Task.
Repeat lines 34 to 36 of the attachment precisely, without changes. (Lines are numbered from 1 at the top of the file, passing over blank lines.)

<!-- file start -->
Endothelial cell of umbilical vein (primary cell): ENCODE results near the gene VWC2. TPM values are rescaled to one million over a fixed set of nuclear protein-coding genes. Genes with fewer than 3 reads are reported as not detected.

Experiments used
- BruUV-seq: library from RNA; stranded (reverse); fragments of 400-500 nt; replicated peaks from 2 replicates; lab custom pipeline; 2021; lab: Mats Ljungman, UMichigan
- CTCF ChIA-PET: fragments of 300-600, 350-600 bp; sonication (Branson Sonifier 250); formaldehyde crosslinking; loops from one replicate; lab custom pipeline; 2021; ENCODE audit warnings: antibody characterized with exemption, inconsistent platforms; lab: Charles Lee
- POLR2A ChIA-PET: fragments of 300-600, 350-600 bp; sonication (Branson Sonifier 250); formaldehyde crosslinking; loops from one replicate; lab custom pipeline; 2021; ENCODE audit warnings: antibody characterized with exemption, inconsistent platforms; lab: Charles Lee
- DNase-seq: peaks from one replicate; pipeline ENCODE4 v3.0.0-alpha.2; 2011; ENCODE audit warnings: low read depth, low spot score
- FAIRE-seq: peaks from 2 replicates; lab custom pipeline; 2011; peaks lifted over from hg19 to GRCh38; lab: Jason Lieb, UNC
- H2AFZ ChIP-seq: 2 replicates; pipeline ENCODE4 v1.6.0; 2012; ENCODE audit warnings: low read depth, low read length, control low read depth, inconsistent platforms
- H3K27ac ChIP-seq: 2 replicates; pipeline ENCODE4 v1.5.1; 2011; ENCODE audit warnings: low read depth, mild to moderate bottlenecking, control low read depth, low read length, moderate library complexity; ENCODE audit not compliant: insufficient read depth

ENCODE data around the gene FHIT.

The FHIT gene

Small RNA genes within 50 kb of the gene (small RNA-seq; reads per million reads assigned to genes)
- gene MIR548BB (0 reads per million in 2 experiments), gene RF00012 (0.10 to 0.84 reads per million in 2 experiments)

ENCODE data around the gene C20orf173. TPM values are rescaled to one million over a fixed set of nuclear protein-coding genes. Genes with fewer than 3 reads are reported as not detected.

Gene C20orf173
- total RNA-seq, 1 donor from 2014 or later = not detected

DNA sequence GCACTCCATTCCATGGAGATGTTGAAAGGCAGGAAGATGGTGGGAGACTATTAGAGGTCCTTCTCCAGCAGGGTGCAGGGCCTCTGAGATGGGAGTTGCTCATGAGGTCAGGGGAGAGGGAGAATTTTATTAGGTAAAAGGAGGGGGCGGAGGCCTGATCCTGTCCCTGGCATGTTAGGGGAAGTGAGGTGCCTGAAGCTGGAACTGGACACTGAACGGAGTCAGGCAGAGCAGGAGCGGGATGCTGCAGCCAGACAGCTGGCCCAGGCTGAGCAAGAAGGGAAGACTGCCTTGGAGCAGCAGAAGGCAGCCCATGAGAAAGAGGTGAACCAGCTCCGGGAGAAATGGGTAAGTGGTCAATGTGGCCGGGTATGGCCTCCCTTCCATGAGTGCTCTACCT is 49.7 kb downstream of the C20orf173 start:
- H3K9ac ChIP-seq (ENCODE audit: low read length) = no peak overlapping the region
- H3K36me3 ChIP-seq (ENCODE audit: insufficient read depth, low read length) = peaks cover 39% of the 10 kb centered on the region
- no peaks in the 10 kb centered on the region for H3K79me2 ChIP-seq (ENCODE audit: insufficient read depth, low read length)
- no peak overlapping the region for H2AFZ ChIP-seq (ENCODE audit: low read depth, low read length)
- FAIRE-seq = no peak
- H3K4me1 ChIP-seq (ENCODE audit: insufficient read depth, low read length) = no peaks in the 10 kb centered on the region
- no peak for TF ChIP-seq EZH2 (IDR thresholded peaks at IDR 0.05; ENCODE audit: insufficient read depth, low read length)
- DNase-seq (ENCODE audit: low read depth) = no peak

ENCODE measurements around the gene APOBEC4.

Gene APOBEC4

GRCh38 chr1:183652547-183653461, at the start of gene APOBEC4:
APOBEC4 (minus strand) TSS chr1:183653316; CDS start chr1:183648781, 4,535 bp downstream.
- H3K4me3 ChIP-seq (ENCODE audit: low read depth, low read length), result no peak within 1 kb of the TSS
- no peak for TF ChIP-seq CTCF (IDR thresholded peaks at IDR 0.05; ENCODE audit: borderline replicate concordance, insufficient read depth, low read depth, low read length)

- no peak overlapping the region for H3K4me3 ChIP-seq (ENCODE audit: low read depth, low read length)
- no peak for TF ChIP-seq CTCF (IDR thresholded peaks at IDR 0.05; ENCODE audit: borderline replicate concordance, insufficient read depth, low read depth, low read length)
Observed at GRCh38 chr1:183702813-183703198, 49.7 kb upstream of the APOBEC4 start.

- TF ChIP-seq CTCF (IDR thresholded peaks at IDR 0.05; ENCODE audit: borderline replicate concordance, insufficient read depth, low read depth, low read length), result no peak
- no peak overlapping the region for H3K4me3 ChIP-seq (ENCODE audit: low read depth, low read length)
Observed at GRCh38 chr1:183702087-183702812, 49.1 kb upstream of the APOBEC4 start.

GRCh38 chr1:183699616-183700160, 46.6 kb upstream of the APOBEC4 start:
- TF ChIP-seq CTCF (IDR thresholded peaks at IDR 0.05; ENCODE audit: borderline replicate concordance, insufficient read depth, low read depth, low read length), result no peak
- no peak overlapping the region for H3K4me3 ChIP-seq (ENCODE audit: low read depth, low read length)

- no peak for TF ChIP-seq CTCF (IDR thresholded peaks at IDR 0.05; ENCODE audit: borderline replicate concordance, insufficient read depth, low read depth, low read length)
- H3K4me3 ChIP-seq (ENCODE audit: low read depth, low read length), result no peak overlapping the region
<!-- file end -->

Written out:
Observed at GRCh38 chr1:183702813-183703198, 49.7 kb upstream of the APOBEC4 start.

- TF ChIP-seq CTCF (IDR thresholded peaks at IDR 0.05; ENCODE audit: borderline replicate concordance, insufficient read depth, low read depth, low read length), result no peak
- no peak overlapping the region for H3K4me3 ChIP-seq (ENCODE audit: low read depth, low read length)